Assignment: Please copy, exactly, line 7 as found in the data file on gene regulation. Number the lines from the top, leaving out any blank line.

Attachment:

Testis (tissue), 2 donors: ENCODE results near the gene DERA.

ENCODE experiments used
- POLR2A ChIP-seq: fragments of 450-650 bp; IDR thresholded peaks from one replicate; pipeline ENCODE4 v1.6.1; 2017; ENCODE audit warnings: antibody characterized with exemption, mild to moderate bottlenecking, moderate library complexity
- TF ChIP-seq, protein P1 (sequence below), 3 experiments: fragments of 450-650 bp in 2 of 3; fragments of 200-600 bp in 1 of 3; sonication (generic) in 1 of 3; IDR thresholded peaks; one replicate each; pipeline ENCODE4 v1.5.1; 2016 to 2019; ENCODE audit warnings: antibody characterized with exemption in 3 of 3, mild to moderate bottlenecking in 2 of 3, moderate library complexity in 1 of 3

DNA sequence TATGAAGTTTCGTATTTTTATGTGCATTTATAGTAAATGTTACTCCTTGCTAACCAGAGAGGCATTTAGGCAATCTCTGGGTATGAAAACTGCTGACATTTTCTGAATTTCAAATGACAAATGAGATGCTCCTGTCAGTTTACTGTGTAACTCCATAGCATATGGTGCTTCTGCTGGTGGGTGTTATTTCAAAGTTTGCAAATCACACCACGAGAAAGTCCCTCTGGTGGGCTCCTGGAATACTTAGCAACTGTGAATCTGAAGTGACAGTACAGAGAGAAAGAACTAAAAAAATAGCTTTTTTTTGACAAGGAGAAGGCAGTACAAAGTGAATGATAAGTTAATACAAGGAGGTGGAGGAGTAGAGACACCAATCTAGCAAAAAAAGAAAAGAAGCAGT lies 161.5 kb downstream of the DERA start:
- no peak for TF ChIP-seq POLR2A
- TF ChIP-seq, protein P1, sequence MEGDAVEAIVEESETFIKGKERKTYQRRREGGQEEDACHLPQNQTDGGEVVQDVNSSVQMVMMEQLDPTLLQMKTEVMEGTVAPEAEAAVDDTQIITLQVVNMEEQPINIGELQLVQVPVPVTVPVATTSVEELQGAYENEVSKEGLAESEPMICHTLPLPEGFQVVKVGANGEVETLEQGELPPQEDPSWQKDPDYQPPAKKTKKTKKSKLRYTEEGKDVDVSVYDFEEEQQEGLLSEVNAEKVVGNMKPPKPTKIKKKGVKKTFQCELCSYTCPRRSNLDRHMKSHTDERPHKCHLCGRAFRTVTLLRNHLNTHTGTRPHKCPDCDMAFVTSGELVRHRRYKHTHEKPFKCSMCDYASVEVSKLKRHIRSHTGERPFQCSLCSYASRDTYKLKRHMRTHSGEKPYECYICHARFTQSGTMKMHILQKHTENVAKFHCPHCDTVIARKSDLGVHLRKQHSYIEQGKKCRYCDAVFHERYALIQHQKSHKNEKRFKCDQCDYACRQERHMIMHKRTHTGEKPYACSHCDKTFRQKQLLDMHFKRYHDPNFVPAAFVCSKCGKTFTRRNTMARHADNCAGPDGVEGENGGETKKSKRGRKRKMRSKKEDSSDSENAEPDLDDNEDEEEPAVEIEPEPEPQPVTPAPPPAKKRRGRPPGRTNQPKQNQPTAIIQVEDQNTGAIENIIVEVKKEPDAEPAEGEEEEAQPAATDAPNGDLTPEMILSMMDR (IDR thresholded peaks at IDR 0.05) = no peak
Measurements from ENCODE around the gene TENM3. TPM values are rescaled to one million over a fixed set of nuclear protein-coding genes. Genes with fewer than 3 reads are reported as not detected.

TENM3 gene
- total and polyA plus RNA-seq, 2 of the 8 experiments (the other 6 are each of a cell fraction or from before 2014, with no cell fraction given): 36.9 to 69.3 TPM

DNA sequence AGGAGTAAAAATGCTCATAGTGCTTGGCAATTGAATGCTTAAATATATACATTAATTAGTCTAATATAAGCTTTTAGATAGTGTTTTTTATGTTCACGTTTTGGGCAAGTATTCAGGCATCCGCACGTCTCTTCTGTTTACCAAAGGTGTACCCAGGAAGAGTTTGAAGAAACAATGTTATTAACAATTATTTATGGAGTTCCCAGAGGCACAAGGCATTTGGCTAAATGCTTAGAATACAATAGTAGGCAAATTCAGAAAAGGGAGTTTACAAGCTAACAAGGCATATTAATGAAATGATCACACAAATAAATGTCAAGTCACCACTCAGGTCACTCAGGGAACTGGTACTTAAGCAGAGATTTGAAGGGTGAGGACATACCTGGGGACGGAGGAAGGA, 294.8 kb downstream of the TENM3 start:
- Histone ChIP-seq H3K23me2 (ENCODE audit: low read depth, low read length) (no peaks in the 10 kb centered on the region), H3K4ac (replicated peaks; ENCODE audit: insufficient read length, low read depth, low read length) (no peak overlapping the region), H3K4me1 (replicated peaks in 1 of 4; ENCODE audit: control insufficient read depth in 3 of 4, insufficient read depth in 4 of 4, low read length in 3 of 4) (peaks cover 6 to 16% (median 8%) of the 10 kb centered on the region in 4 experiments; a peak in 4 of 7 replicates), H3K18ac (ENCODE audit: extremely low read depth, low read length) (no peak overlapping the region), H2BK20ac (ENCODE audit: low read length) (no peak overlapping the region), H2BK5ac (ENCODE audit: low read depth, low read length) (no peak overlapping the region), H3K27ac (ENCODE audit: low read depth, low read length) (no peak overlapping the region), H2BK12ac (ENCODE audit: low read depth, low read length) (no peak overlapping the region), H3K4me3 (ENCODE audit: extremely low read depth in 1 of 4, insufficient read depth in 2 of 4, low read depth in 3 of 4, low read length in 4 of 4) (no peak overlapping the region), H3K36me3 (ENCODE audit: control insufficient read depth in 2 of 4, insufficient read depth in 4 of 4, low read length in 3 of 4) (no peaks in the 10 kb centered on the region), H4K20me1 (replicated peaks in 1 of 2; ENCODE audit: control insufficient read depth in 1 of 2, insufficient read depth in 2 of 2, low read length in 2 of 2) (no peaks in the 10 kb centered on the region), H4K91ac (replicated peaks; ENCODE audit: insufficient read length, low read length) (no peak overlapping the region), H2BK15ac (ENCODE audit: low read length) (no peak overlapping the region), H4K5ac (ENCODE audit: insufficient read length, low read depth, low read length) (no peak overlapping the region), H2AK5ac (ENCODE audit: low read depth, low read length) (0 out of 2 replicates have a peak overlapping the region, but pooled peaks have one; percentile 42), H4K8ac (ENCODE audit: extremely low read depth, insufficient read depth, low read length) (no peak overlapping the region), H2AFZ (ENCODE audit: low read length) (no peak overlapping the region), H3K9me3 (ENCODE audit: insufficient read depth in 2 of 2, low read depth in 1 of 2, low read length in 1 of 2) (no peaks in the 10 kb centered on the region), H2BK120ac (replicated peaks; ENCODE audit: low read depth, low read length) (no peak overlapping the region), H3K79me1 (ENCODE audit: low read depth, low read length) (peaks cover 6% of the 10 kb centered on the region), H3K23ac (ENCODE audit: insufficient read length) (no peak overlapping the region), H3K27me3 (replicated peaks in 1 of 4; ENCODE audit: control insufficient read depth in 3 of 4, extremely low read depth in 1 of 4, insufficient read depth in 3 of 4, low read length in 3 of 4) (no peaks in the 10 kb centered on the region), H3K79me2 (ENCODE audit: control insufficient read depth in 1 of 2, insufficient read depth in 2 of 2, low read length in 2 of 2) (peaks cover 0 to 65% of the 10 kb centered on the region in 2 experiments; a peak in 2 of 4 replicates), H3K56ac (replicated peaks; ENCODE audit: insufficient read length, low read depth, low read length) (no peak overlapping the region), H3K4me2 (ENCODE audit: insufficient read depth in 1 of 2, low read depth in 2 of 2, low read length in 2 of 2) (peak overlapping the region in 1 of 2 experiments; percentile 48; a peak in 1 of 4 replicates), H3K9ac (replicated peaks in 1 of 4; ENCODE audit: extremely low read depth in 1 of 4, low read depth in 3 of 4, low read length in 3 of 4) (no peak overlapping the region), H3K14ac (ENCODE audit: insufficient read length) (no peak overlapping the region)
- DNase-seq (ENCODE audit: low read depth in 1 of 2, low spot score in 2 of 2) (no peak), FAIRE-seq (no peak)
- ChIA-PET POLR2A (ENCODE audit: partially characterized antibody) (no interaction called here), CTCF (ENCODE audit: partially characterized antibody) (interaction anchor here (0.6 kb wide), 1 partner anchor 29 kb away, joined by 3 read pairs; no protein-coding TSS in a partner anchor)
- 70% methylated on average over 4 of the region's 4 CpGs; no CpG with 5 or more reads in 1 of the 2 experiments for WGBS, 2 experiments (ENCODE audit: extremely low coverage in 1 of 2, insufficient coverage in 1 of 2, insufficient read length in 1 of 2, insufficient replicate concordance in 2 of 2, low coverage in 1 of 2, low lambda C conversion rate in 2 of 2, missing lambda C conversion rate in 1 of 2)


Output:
- TF ChIP-seq, protein P1, sequence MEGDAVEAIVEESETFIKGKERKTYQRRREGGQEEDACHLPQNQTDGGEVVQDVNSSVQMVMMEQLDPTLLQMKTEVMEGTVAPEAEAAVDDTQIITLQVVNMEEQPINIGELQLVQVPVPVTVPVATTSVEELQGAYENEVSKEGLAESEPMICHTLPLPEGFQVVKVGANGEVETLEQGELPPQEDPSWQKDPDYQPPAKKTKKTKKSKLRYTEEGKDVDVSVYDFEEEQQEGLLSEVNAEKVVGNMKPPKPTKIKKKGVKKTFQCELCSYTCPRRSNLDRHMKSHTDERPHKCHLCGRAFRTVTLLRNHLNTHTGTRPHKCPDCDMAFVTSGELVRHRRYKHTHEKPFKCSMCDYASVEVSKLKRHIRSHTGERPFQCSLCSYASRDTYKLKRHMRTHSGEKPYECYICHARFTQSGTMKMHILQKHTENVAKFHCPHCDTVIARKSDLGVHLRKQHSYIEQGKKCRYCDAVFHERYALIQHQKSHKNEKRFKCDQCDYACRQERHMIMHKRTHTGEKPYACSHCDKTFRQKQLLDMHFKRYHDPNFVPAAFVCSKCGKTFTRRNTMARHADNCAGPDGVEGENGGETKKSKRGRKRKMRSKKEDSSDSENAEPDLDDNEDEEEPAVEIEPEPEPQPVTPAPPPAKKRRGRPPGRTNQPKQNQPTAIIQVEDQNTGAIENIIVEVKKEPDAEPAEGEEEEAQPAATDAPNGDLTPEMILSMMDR (IDR thresholded peaks at IDR 0.05) = no peak